Greens co-leader Metiria Turei will be interviewed by an investigator from the Ministry of Social Development after admitting she misled social services while on a benefit.
This month she confessed she sub-let her home and lied to Work and Income, as a single mum claiming benefits in the 90s.
After writing to the ministry to say she would co-operate in any investigation, she spoke to an investigator over the phone today.
"During our phone call, I made myself available to be interviewed about my case.
"We are in the process of confirming the details of that meeting, but it will take place next week."
Earlier, Ms Turei said she would not condemn individuals who were struggling on the benefit and lying to social services, saying instead she wants to "fix the system".
On TVNZ1's Breakfast this morning, Ms Turei said "a few hundred" people had come to her with similar stories while currently receiving the benefit.
She described their situation as "desperate" and that they felt "like there's no way out."
"These people are my constituents, I take care of them," Ms Turei said.
When asked by Jack Tame if she condones those people breaking the law she said, "I don't condemn these people for doing what I did".
"If we have a welfare system that drives people into such deep poverty... then what kind of system have we built?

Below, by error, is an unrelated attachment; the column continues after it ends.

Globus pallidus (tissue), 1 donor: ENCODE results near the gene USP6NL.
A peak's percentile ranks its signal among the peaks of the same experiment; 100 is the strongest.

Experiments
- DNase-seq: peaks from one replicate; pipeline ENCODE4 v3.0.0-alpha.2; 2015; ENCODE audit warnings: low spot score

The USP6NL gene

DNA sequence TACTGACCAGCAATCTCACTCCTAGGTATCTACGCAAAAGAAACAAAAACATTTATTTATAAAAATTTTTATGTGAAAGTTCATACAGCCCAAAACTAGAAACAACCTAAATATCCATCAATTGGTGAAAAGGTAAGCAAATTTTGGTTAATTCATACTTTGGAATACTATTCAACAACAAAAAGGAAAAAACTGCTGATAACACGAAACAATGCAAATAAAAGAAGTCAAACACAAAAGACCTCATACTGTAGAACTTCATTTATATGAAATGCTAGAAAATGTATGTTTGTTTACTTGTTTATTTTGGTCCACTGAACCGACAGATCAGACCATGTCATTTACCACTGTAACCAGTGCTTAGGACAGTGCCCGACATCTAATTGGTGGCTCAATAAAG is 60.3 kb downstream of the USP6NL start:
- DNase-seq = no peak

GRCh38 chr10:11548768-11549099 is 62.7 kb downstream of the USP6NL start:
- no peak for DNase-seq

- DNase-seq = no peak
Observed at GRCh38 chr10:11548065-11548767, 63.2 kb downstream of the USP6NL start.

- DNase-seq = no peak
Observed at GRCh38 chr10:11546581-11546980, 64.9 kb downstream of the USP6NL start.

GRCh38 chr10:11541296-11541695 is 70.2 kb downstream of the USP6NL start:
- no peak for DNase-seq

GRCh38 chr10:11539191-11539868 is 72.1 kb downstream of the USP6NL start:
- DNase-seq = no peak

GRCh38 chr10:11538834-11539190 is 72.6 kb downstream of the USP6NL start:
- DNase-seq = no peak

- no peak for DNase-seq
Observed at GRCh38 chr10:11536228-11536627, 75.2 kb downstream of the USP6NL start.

"I'm not interested in judging these individual parents. I want to fix the system that forces them into these terrible, awful choices.
"My job as a law maker is to make sure that every law in this country is fair, and just, and does not punish people unnecessary simply because they're poor."
She said it was difficult for people to go to WINZ if they were struggling due to it having "a culture of fear and punishment that forces these people to be terrified."
"We've cracked open the stories, let people come and describe their circumstances, get their full entitlements but make sure they are not punished for doing what they need to do to feed their kids."
The government has confirmed a WINZ investigation into the matter is under way.
On Q+A last week, Turei says she is unsure how much money is at the centre of the investigation, but it was possibly about $20 to $50 dollars a week over about a three-year period.